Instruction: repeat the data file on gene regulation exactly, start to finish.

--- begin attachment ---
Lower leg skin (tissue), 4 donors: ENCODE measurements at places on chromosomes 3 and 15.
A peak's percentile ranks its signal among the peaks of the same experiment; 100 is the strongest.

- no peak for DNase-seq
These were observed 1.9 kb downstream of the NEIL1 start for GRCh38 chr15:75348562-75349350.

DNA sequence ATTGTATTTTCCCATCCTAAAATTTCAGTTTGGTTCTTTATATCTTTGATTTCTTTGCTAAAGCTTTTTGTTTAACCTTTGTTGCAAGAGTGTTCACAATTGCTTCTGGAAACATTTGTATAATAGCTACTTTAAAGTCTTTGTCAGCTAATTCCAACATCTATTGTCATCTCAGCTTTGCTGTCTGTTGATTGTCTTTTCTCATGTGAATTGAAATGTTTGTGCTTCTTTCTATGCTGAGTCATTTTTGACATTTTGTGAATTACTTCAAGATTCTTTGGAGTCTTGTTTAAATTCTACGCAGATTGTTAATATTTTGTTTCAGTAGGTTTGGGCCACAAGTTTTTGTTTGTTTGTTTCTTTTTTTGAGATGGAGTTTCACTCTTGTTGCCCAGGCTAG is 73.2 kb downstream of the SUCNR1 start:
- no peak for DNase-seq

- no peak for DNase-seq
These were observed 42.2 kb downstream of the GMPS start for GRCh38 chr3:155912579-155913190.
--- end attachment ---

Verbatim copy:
Lower leg skin (tissue), 4 donors: ENCODE measurements at places on chromosomes 3 and 15.
A peak's percentile ranks its signal among the peaks of the same experiment; 100 is the strongest.

- no peak for DNase-seq
These were observed 1.9 kb downstream of the NEIL1 start for GRCh38 chr15:75348562-75349350.

DNA sequence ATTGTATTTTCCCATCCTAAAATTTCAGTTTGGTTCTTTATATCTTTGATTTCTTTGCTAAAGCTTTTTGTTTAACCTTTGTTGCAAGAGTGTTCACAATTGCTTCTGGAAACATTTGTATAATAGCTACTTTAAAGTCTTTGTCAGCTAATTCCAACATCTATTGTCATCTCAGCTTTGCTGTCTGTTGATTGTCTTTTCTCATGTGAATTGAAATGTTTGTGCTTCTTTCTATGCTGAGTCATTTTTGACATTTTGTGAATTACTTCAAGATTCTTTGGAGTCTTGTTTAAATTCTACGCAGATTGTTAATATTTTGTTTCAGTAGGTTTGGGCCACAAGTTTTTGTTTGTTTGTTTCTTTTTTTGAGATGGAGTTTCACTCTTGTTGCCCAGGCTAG is 73.2 kb downstream of the SUCNR1 start:
- no peak for DNase-seq

- no peak for DNase-seq
These were observed 42.2 kb downstream of the GMPS start for GRCh38 chr3:155912579-155913190.